“Family is the culmination of every single blood vessel pumping life, the expansion of breath our universe dares to take each new-born second.” -La Espiritista, S.E.A.
When I reflect on change, family comes into my mind, body, soul, and spirit. Family is the foundation for the most transformative of journeys. Family are the people who stand beside you. They are the people who respect the space one needs as they make the choice of going into their cocoons, before they emerge.
I am a firm believer that every person can transform. That there is light where there is dark, and that every binary meets its opposite when reversed inward.
In that sense, family is chosen, but it also is not. It isn’t an either/or scenario, rather a yes/both one. Family can be both the people in one’s life that they are born into, and the one’s they choose or have chosen along the way.
Family can be big and small, and they can shift from normative to queer. They can be full of robust laughter and be deathly grave.
The card I drew for the week is “Family Changes” from my Butterfly deck.
As much as we would love for things to stay the same at times, change is constant. Change can be seen in the form of transition, a member in the family is born into the world, or one dies and transitions into the next world. We celebrate, or we mourn, we honor, or we grieve. We sometimes do both simultaneously.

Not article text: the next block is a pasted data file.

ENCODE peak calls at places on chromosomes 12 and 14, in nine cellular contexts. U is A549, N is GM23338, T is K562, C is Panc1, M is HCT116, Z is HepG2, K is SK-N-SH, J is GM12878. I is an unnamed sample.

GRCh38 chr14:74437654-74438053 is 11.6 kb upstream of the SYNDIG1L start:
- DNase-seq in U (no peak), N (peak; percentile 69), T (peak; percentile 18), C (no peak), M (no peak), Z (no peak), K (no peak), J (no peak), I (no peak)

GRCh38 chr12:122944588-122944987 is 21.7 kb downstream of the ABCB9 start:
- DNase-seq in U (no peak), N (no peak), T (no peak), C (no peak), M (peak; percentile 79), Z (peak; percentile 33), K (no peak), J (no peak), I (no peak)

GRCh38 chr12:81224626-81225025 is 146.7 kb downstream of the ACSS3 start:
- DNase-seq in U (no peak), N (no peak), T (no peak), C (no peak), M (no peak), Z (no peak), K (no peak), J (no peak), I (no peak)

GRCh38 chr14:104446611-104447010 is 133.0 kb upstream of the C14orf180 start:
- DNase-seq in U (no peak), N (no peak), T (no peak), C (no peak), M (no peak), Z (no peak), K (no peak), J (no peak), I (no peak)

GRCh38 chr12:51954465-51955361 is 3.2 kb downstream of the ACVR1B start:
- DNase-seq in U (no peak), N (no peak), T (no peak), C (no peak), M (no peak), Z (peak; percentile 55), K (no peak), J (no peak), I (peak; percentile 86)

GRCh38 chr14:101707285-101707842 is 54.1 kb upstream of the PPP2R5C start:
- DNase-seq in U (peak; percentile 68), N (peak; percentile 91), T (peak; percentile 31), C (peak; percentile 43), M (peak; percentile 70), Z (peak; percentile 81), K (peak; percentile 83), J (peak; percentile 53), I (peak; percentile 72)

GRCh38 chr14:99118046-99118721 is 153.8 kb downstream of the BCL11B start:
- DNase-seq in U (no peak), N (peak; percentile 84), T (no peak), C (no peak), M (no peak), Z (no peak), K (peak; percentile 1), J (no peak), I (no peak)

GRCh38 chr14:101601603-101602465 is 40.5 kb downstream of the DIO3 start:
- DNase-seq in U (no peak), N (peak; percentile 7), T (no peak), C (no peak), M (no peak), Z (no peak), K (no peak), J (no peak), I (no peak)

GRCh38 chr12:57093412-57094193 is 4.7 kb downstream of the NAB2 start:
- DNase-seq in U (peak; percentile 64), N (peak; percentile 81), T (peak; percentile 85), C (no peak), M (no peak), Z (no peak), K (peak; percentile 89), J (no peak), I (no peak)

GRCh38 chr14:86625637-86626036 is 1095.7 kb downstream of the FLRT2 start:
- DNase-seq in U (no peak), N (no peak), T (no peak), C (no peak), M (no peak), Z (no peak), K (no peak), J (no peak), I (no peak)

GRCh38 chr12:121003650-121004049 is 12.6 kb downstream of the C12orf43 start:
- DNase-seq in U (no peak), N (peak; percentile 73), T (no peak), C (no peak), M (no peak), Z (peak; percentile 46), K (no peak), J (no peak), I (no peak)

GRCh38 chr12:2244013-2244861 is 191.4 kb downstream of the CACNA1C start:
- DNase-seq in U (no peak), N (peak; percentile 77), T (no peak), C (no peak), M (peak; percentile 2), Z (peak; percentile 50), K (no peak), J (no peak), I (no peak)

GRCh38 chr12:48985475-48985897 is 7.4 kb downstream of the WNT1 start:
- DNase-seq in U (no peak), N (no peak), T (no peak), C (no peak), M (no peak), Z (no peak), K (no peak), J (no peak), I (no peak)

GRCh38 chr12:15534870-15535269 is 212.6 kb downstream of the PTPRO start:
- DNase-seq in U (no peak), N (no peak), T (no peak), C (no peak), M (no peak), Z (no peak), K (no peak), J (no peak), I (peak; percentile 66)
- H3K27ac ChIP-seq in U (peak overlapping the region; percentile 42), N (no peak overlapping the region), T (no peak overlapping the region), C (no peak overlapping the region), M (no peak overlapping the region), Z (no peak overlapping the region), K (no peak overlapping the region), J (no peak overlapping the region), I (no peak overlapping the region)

Certain occurrences can change the function of how the family operates for days, weeks, years, decades, sometimes generations at a time. One deep lesson to learn about “Family Changes” is to become aware of what is in your control and what is not when it comes to family. It is about learning how to be an individual within the unit. It is about learning the impermanence of life and learning to let go with grace and forgiveness. It is learning to be at the edge of the cliff with unwavering faith and trust that all will surrender to its highest good.
Another lesson the card “Family Changes” brings is on the whole topic of how family is viewed in the world. In many indigenous cultures and ancestral traditions, a family was contained within the entire village. Children didn’t just have their biological parents to share their care, but many adults and elders to contribute themselves as care-giver roles. When colonization occurred, the idea of family became more limited. However, this is increasingly shifting again as more people transform and are expressing their deepest and truest selves.
Families are changing and in the first time in history we can legally see two men married, two women married with children, two men married and there can be a mom in the picture.
Family can be 4 people in a committed partnership, or it can be 3 people committed to each other and raising children.
However, again family isn’t limited to marriage, nor is it only about the individuals who comprise a unit. It is so much bigger than that. It is ultimately about higher love.